What she really meant was… take time to pull off the highway for junk stores and antique shops. Maybe we would do well to take that advice to heart. Perhaps it is not being driven in life that makes us successful. Maybe it is more about being directed on the right path, with the right people, at the right time, and occasionally taking time for a detour to smell the roses or find a good bargain.

And finally, one of my favorite books written by a wellknown doctor offers some useful advice for our next phase of life. In his book, Oh, the Places You’ll Go!, Dr. Seuss writes:

“Congratulations! Today is your day. You’re off to Great Places! You’re off and away! You have brains in your head. You have feet in your shoes. You can steer yourself any direction you choose…On and on you will hike. And I know you’ll hike far and face up to your problems whatever they are…And will you succeed? Yes! You will, indeed! (98 and ¾ percent guaranteed.)…you’re off to Great Places! Today is your day! Your mountain is waiting. So…get on your way!”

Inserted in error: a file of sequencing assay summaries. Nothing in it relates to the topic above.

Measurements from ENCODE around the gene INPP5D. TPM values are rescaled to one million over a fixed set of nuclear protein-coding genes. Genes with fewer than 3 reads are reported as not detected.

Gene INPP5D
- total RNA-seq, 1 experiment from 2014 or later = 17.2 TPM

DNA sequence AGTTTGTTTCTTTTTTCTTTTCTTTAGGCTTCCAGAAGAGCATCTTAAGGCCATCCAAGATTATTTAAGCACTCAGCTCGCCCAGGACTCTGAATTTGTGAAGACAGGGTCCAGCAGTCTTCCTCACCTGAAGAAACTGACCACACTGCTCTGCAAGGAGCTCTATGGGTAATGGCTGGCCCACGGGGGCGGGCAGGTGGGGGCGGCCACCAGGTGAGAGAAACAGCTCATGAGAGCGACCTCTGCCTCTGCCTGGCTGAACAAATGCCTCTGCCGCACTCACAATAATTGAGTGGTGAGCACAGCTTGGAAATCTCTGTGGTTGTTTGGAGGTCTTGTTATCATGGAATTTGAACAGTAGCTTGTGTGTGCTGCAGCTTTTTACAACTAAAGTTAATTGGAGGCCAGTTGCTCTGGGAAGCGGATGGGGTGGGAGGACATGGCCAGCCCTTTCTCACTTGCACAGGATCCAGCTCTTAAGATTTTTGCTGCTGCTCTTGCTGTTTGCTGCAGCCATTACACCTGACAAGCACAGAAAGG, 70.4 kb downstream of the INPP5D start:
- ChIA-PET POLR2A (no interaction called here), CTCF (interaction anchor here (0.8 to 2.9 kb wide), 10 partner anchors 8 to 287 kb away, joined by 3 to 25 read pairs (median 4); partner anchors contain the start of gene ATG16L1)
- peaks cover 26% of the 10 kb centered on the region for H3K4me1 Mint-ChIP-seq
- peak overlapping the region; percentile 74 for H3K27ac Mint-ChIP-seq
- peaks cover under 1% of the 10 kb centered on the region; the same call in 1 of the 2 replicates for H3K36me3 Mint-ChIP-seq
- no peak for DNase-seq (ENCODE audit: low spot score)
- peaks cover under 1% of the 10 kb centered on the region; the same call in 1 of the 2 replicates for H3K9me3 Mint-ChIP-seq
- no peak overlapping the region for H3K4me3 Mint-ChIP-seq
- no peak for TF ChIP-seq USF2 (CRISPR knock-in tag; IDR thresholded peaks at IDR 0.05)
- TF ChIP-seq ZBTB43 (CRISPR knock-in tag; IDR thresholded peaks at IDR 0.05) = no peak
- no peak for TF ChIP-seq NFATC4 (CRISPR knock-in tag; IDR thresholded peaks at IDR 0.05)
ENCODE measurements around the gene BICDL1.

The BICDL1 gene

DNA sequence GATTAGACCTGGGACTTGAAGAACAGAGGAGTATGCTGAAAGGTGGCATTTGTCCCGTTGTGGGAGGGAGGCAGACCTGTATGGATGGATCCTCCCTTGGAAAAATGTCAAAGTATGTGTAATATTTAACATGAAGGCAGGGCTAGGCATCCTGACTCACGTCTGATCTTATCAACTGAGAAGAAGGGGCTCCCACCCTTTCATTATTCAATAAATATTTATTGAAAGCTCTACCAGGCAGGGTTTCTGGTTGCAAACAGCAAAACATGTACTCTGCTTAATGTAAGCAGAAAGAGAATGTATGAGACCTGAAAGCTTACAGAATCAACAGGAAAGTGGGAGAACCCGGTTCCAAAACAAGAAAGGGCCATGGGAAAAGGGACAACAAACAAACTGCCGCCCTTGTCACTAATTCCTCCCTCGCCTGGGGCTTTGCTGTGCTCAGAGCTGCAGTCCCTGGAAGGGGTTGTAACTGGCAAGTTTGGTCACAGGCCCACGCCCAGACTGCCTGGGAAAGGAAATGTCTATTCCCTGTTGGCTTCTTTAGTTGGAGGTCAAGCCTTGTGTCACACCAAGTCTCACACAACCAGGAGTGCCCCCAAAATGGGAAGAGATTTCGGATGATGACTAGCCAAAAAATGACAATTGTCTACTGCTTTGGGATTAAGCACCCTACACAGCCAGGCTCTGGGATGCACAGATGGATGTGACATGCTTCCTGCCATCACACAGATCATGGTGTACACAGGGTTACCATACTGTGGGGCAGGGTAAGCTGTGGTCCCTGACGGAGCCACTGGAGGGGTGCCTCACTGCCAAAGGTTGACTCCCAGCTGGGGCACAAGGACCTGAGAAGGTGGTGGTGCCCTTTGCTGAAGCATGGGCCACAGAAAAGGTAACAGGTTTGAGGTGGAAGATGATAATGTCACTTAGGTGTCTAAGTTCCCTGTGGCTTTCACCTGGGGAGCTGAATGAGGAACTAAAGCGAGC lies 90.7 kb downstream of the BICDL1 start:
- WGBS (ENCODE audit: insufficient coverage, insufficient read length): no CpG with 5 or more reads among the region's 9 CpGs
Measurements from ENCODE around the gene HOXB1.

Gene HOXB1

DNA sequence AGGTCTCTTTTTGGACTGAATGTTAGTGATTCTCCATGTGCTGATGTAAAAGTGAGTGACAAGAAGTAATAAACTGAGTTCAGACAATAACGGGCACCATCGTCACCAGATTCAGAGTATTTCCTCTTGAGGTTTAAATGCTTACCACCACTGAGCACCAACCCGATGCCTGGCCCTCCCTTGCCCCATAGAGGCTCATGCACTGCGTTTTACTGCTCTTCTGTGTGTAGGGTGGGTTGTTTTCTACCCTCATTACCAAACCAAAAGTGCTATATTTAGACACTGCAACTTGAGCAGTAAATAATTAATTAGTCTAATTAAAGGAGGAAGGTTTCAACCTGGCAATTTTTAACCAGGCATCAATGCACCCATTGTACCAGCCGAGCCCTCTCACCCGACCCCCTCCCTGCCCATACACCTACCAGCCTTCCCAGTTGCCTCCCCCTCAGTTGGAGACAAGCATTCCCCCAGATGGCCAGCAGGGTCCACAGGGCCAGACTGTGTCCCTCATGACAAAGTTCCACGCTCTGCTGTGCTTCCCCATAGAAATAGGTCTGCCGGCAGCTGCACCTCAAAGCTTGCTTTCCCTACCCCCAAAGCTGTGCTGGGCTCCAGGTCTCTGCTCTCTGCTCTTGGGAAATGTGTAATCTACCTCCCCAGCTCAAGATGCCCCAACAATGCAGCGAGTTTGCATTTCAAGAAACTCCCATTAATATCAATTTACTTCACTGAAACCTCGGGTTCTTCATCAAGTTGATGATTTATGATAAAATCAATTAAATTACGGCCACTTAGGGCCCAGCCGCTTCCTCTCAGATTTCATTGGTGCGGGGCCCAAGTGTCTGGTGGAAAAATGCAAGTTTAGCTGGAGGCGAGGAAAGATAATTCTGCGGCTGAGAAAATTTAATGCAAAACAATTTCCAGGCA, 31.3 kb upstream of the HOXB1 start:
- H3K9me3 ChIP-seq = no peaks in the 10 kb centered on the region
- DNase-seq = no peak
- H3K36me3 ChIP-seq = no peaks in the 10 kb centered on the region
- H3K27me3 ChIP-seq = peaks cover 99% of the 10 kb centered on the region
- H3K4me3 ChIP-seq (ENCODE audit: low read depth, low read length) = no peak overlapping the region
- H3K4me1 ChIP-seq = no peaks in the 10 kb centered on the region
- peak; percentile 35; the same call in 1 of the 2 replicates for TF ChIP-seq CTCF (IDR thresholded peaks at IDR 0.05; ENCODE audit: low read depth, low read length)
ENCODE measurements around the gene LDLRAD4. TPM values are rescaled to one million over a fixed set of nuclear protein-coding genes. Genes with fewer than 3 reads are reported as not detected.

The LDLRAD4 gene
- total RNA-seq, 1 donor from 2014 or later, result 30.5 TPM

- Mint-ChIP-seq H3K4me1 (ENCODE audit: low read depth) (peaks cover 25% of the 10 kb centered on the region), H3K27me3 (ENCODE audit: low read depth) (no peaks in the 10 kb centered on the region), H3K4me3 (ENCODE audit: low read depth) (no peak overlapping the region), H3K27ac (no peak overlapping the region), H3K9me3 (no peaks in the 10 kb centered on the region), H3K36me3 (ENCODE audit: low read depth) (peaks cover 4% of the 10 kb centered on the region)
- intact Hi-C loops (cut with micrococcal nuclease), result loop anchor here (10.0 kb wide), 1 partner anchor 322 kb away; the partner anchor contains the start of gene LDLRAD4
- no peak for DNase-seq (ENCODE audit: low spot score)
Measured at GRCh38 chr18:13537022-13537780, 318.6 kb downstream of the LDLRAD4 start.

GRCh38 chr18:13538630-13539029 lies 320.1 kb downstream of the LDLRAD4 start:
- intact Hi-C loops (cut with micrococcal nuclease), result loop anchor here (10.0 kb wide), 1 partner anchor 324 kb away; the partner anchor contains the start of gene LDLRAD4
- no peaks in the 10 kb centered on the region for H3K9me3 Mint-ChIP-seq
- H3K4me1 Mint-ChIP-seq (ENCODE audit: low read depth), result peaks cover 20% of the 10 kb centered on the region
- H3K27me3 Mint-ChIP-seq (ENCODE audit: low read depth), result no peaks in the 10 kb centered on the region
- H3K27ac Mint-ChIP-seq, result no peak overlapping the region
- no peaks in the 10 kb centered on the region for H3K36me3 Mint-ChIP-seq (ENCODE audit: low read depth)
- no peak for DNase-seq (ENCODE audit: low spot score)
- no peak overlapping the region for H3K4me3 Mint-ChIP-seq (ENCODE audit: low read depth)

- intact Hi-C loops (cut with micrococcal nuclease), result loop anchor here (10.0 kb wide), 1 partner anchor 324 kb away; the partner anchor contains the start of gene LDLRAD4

To my classmates, my life is better because I know you. Thank you, God bless you, and God bless the Class of 2013. “Graduation is not the end; it’s the beginning.”

From here we will all go our separate ways to start our lives as Rockdale High School graduates. It will definitely not be an easy journey. We will be required to work very hard and to never quit learning, but we should always strive to be our best in every way possible and to follow our dreams.

As graduates we will all go on to experience new things, meet new people, and make new friends; however we will always be a part of the Rockdale High School class of 2012.

As we venture out into the world and part ways I would like to wish every one of my classmates the best of luck in all of their future endeavors.


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2013-06-06 digital edition